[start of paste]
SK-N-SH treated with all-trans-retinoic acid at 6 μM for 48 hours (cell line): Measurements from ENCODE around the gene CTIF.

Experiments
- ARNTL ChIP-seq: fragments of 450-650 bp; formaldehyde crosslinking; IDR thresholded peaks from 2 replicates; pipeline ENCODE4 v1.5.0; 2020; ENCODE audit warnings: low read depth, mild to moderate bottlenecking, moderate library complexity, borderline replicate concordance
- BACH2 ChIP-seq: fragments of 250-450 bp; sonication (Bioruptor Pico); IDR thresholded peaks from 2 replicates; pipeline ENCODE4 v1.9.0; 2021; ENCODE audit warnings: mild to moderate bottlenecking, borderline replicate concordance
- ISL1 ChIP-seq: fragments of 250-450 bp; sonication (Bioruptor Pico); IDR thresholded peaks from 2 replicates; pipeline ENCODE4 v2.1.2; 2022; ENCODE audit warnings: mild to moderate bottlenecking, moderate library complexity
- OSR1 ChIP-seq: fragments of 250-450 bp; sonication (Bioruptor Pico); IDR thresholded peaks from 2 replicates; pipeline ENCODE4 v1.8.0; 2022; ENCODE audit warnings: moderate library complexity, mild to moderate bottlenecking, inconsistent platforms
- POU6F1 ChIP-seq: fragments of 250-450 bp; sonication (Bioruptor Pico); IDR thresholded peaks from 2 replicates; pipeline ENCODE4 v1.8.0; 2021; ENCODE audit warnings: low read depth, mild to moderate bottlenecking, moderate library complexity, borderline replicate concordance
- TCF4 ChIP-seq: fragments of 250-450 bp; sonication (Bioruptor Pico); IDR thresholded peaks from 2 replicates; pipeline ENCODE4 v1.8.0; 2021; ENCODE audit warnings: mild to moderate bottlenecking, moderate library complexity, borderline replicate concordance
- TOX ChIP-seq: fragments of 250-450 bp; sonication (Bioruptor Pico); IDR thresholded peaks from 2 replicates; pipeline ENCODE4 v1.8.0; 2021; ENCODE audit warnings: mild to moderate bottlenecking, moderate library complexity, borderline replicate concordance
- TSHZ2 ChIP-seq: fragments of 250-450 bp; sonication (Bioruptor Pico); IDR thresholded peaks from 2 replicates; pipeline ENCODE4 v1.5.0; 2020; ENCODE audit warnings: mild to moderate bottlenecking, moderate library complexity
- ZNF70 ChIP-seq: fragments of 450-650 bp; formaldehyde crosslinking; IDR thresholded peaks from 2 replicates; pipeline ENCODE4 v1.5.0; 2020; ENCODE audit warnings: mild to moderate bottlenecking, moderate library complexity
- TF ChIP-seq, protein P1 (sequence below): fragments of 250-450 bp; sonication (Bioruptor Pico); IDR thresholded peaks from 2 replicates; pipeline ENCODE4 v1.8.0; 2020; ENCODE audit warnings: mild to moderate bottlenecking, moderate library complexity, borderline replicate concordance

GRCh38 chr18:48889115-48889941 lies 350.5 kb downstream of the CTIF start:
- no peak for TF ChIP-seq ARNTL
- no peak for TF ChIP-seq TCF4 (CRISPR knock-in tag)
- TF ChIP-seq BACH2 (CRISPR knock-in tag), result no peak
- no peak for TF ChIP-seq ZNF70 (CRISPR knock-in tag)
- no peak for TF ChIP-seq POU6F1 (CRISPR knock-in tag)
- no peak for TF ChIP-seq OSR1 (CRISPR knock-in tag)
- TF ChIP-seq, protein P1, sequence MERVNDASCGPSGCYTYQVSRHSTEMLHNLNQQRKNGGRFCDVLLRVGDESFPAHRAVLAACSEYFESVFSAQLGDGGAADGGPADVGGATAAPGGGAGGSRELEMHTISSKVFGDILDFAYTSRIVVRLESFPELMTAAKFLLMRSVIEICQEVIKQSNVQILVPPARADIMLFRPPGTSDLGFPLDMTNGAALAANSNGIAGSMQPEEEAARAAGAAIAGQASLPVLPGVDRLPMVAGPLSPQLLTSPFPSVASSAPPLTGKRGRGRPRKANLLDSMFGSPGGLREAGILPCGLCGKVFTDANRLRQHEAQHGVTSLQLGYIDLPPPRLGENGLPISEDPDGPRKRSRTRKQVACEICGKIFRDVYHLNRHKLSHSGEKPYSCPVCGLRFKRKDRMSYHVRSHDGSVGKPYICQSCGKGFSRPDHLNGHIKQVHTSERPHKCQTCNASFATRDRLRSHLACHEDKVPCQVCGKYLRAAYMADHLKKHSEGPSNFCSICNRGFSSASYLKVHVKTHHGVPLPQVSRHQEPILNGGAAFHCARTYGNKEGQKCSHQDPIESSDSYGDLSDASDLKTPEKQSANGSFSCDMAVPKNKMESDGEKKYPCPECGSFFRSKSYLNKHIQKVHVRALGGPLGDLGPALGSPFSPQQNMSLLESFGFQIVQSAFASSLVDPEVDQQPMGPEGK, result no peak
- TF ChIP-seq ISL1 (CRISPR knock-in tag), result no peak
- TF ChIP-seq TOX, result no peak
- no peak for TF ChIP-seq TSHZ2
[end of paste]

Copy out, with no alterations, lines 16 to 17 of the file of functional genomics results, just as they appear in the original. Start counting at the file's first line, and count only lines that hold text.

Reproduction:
- TF ChIP-seq BACH2 (CRISPR knock-in tag), result no peak
- no peak for TF ChIP-seq ZNF70 (CRISPR knock-in tag)